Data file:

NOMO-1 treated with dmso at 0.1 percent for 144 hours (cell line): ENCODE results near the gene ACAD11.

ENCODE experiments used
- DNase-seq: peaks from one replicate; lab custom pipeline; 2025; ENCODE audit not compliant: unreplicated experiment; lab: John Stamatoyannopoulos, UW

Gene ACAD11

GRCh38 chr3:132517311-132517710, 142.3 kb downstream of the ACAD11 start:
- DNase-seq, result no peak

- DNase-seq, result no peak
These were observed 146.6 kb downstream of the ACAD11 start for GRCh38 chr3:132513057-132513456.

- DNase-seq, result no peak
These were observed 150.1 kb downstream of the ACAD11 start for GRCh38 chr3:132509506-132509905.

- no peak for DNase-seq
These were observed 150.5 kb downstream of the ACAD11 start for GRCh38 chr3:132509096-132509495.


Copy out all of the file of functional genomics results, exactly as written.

NOMO-1 treated with dmso at 0.1 percent for 144 hours (cell line): ENCODE results near the gene ACAD11.

ENCODE experiments used
- DNase-seq: peaks from one replicate; lab custom pipeline; 2025; ENCODE audit not compliant: unreplicated experiment; lab: John Stamatoyannopoulos, UW

Gene ACAD11

GRCh38 chr3:132517311-132517710, 142.3 kb downstream of the ACAD11 start:
- DNase-seq, result no peak

- DNase-seq, result no peak
These were observed 146.6 kb downstream of the ACAD11 start for GRCh38 chr3:132513057-132513456.

- DNase-seq, result no peak
These were observed 150.1 kb downstream of the ACAD11 start for GRCh38 chr3:132509506-132509905.

- no peak for DNase-seq
These were observed 150.5 kb downstream of the ACAD11 start for GRCh38 chr3:132509096-132509495.